Focusing on Strengths is Greatest Development Potential

Last week, I started reading the book Now, Discover Your Strengths by Marcus Buckingham and Donald Clifton.  You would want to look for StrengthsFinder 2.0 by Tom Rath which is the newest edition but doesn’t give all the surrounding material the way the original does.  These are best used together.

I have read the first part that explains the the thinking and premise of the book.  I have also taken my StrengthsFinder questionnaire, but that will be posts for another time.  This post is about the premise of the book.

The authors make a case that the biggest opportunity for growth is not with your weaknesses but with your strengths.  The authors talk about three components to developing a strength: knowledge, skills, and talent.

Knowledge and skills are something that you can learn.  You can go to a class and pick up a list of questions to ask to understand how people are feeling or techniques to giving a good presentation.  The authors explain that in order to really develop a strength you should have a natural talent for that strength.  When a natural talent is present the individual will have a larger interest.  A larger interest in something tends to lead a person to want to learn more and use the strength more.

The talent is “hardwired” into our brains at a very early age.  The book explains how the neuro-network in our brains are developed.  The network has billions of connections as a child but as we get older some connections become disconnected.  If this didn’t happen we would have sensory overload.  The connections that are left are path networks that allow us to make millisecond decisions and filtering.  These networks unveil our talents.

A talent only becomes a strength if you combine it with knowledge and skills.

There are 34 themes for strengths based on their studies.  For example, Relator is a theme.  The Relator theme means you are pulled toward people you already know.  You do not shy away from meeting new people but you derive a great deal of pleasure from being around your close friends.  The book continues to describe ways to use this talent and ways to work with people who have this talent.

The authors do not say that we shouldn’t develop any weaknesses.  They do say that developing weaknesses is really damage control.  For instance, if you don’t have the talent of empathy you may not pick up on signs of how people are feeling.  This may give people the impression you are a jerk with no feelings like a robot.  You can learn questions to ask someone to understand how they are feeling but it may come over as forced or uneasy.  This is better than not doing it all.  Damage control is better than leaving a wake of destruction.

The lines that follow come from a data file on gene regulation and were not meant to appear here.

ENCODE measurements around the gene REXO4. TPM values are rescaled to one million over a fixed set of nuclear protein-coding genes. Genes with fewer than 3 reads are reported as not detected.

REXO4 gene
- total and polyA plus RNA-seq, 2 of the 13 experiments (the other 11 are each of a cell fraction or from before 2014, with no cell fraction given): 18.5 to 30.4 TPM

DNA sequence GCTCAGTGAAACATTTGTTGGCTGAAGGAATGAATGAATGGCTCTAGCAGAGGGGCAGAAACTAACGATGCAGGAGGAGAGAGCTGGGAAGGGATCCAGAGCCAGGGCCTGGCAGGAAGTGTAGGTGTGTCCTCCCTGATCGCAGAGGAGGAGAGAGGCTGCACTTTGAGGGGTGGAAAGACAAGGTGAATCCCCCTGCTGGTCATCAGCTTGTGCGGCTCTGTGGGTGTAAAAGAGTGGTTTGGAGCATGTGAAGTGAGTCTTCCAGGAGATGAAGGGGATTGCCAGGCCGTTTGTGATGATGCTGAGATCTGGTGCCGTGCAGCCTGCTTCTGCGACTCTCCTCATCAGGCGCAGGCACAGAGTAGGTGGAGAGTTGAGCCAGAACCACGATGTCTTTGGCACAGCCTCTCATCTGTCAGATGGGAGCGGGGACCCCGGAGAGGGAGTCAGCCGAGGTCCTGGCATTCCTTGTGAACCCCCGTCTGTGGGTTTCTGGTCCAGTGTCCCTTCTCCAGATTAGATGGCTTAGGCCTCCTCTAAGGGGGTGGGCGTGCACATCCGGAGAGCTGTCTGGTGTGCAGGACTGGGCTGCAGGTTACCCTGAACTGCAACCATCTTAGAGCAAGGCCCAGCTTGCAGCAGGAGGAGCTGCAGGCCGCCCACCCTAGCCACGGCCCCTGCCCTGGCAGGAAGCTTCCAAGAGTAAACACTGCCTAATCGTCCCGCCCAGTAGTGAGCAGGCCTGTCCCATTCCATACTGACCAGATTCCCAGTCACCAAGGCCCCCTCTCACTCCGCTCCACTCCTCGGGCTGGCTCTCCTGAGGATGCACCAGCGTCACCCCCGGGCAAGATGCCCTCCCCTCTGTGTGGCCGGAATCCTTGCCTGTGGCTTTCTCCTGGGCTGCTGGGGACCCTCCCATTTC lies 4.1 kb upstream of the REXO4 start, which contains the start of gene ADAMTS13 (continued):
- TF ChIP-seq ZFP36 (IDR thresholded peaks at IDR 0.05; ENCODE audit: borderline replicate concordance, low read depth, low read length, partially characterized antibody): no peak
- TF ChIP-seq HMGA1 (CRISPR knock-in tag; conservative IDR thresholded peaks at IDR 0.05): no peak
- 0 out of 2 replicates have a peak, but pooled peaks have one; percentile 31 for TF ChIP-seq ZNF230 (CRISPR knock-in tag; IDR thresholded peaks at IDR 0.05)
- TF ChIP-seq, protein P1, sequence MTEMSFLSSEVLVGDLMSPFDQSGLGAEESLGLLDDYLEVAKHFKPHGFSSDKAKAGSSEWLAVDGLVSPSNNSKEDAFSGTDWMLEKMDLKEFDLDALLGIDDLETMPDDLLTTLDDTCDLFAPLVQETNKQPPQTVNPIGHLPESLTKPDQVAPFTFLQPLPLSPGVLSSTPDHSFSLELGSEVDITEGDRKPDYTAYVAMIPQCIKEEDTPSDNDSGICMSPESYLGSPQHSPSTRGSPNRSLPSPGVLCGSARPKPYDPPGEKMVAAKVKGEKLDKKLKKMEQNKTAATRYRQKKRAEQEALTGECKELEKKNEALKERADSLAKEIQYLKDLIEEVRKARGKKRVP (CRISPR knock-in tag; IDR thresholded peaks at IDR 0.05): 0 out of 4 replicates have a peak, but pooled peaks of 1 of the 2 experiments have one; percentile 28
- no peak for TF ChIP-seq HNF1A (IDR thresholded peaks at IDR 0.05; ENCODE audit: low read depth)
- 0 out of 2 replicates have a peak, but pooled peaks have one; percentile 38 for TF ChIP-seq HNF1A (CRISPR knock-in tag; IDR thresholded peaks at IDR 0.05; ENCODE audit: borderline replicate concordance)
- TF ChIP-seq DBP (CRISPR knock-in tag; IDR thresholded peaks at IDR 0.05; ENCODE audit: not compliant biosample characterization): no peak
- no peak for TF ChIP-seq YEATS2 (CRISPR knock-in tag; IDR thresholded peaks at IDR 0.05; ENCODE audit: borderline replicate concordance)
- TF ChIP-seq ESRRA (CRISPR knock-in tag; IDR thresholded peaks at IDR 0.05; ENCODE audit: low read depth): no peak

The more I read this book, the more I tend to believe in what the authors are saying.  I think of myself and what I has my interest is where I tend to go to learn and develop.  So, how do we focus on our strengths and develop those?  How do we put others in a position to take advantage of their strengths so they are successful?

What are your talents that you can develop into strengths?

Posted on March 4, 2011, in Development, Leadership, Learning and tagged , , , , , . Bookmark the permalink. 1 Comment.

  1. One of my sons shared the StrengthsFinder with me a couple of years ago and as a Christimas gift paid for my family to take the questionaire. Having a background in Counseling I naturally look at psych testing instruments with a little healthy skepticism. Although I can’t remember now where I found the stats, the reliability (consistency of scores) is pretty high with the StrengthsFinder. Also, in looking at my family’s scores as well as my own I thought the instrument was pretty accurate, too. No psych testing instrument is perfect, and they’re best thought of as kind of an indicator rather than a magic test to mysteriously tell people about themselves. They are good for gaining some personal insight and it’s always good to do a self-check to see if you agree with the results, and it’s healthy to ask a person close to you what they think of the results, too. Overall I liked the instrument.

    Like you I wrestle with the heavy emphasis on strengths and de-emphasis on improving upon weaknesses. Although, as you said, they don’t say you shouldn’t work on them, their perspective to me kind of seems to be, “Play strong offense and don’t worry about the defense.” I guess I’ve always seen it as a good thing to work on one’s weaknesses. Yes, we can acknowledge that perhaps we don’t have a natural talent in some areas, but where it’s of value to us or others I think working on key weaknesses has more value than the authors do.

    Interesting topic for a post.

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